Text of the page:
H CS 21

From Isolation to World War (1930-1945)

The isolationist approach to foreign policy meant U.S. leadership in world affairs diminished after World War I. Overseas, certain nations saw the growth of tyrannical governments that reasserted their power through aggression and created conditions leading to the Second World War. After Pearl Harbor, the United States entered World War II, which changed the country’s focus from isolationism to international involvement.

Content Statement

21. During the 1930s, the U.S. government attempted to distance the country from earlier interventionist policies in the Western Hemisphere as well as retain an isolationist approach to events in Europe and Asia until the beginning of WWII.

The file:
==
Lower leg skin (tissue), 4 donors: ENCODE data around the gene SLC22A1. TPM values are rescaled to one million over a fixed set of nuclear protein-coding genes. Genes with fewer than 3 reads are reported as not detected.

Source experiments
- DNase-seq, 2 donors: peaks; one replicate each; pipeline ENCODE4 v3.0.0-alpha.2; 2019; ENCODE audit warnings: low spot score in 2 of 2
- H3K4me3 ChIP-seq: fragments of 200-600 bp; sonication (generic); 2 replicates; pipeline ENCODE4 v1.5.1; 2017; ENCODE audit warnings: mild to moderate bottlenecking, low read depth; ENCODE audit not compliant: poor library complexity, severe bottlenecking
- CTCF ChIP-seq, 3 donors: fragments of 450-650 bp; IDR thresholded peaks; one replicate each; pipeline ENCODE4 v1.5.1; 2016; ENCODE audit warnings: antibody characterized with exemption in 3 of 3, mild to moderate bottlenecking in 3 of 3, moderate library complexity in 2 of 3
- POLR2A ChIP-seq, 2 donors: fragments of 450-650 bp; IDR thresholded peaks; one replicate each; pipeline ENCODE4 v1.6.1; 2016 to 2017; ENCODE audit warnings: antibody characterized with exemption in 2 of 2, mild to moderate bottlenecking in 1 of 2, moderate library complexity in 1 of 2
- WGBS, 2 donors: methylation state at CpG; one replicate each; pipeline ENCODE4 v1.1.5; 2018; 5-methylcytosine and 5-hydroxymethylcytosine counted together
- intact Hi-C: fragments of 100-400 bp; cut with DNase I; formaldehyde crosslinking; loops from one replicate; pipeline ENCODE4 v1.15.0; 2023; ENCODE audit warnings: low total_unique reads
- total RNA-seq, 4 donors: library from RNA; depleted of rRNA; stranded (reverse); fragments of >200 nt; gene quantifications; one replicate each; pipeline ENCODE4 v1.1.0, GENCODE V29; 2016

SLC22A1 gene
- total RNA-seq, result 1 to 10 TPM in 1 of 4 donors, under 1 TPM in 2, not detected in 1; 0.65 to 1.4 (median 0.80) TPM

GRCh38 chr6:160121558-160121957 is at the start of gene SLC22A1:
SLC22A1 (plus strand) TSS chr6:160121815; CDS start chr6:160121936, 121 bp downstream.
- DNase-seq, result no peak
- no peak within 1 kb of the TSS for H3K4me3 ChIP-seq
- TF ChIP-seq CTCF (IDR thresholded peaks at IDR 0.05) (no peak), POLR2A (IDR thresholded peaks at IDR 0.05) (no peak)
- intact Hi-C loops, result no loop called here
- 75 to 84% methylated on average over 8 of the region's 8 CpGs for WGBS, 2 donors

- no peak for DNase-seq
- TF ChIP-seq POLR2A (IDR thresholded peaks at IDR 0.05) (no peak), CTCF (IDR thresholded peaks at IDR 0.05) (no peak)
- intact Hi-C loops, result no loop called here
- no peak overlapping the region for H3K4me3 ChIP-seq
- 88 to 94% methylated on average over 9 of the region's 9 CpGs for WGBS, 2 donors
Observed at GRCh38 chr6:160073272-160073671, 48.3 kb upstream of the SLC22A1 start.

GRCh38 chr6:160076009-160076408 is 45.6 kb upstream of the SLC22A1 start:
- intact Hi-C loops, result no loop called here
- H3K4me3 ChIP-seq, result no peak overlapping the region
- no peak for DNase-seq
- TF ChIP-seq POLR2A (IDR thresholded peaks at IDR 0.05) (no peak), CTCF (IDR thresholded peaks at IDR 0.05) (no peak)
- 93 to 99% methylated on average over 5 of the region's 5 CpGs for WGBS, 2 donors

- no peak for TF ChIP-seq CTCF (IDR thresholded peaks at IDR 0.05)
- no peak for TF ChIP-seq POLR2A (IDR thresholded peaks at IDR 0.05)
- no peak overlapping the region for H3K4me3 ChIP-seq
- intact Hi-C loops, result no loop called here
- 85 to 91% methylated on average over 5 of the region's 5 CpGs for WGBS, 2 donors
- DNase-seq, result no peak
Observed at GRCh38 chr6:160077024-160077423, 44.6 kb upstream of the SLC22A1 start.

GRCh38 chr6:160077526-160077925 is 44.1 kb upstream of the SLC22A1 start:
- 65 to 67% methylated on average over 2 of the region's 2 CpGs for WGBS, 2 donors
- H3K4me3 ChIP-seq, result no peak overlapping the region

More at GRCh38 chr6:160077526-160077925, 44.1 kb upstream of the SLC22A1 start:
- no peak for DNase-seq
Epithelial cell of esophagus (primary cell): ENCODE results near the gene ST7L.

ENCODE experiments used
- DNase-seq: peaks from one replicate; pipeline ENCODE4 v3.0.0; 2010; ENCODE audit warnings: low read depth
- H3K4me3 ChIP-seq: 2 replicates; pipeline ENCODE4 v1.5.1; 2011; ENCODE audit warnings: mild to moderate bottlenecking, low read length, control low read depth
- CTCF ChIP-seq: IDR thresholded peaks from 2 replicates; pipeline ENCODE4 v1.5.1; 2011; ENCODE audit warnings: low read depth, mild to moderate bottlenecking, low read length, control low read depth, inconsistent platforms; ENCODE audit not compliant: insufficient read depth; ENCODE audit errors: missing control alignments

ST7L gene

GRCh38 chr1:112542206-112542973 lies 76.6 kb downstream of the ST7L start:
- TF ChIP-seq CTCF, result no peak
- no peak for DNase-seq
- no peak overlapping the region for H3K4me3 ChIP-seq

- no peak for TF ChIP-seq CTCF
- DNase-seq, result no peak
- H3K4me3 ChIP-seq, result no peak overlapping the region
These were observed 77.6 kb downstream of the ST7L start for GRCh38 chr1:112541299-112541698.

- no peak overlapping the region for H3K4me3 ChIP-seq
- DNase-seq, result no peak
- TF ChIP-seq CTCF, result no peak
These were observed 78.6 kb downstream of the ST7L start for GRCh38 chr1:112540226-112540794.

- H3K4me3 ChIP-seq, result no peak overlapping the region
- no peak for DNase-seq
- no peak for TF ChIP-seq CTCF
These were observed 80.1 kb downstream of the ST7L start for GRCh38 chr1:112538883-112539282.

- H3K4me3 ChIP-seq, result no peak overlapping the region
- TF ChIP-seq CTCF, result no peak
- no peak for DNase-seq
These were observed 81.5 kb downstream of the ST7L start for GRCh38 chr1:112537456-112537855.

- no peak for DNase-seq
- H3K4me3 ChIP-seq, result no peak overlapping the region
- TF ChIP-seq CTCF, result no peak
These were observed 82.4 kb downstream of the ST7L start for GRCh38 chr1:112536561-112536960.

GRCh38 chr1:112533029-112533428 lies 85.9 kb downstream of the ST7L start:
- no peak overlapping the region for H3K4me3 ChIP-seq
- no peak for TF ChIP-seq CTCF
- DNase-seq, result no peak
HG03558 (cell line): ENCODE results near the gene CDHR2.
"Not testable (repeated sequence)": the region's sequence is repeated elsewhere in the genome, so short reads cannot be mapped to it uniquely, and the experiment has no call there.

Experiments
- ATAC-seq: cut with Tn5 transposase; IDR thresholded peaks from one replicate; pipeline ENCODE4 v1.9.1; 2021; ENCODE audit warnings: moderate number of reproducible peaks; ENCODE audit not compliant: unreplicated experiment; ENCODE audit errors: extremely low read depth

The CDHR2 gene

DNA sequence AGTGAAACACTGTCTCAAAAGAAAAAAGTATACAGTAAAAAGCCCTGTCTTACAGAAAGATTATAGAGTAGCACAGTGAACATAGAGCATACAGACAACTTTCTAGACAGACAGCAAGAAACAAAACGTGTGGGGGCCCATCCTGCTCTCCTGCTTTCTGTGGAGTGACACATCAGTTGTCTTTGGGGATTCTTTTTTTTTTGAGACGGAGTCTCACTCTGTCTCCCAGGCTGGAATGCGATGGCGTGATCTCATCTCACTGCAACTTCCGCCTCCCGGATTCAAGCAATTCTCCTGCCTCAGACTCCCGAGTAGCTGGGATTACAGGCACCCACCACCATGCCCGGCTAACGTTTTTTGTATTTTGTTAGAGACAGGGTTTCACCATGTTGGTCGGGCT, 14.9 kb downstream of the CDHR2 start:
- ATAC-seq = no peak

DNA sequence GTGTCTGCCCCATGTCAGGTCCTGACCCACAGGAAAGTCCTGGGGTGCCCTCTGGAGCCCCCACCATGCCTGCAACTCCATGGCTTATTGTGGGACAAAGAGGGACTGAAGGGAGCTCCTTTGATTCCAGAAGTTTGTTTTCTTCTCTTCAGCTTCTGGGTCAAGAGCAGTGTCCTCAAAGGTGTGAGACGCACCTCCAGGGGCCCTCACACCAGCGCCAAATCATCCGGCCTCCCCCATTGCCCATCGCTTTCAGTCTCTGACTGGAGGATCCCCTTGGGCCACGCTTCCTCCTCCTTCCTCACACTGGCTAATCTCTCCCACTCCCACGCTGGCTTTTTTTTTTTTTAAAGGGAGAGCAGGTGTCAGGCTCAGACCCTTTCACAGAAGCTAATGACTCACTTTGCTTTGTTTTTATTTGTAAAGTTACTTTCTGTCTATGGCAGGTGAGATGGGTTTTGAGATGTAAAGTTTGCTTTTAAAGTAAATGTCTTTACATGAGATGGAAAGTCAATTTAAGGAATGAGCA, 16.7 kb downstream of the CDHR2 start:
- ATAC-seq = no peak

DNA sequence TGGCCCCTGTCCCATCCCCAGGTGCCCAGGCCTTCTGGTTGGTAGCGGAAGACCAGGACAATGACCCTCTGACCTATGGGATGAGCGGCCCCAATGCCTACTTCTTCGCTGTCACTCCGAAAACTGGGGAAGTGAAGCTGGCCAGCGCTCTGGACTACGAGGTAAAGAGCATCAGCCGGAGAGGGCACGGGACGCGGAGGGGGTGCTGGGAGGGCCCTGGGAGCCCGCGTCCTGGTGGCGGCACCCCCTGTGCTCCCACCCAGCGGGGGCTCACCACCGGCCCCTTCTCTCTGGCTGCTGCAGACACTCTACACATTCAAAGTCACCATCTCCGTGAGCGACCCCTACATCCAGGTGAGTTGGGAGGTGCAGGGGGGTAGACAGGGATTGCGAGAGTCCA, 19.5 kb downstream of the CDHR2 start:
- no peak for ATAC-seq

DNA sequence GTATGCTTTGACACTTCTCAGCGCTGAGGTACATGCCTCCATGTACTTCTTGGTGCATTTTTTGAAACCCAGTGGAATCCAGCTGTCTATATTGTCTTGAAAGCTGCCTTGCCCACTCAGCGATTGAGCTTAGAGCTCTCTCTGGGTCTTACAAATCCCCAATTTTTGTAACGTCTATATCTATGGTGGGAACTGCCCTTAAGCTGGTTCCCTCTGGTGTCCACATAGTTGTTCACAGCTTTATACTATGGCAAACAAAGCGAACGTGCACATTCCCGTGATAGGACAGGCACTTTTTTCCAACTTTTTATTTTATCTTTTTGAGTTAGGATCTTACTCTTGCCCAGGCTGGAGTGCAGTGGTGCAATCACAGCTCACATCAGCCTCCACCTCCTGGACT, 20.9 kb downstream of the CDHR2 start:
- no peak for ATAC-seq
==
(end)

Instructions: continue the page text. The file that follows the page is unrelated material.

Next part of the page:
Content Elaborations

Following World War I, the United States was reluctant to become entangled in overseas conflicts that would lead to another war. Although it had used the Monroe Doctrine and the Roosevelt Corollary to justify intervention into Latin American affairs, the U.S. retreated from these policies during the1930s with the Good Neighbor Policy.

The Neutrality Acts of the 1930s were attempts to isolate the country from the problems erupting in Asia and Europe.

The United States tried to maintain its isolationist approach when war broke out in Europe. But to aid countries fighting against fascist aggression, the United States introduced the cash-and-carry policy, negotiated the destroyer-for-bases agreement and enacted the Lend-Lease Policy. It also helped write the Atlantic Charter. The expansionist policies of Japan and the bombing of Pearl Harbor ended U.S. isolationist policies.

Expectations for Learning

Analyze the reasons for American isolationist sentiment in the interwar period.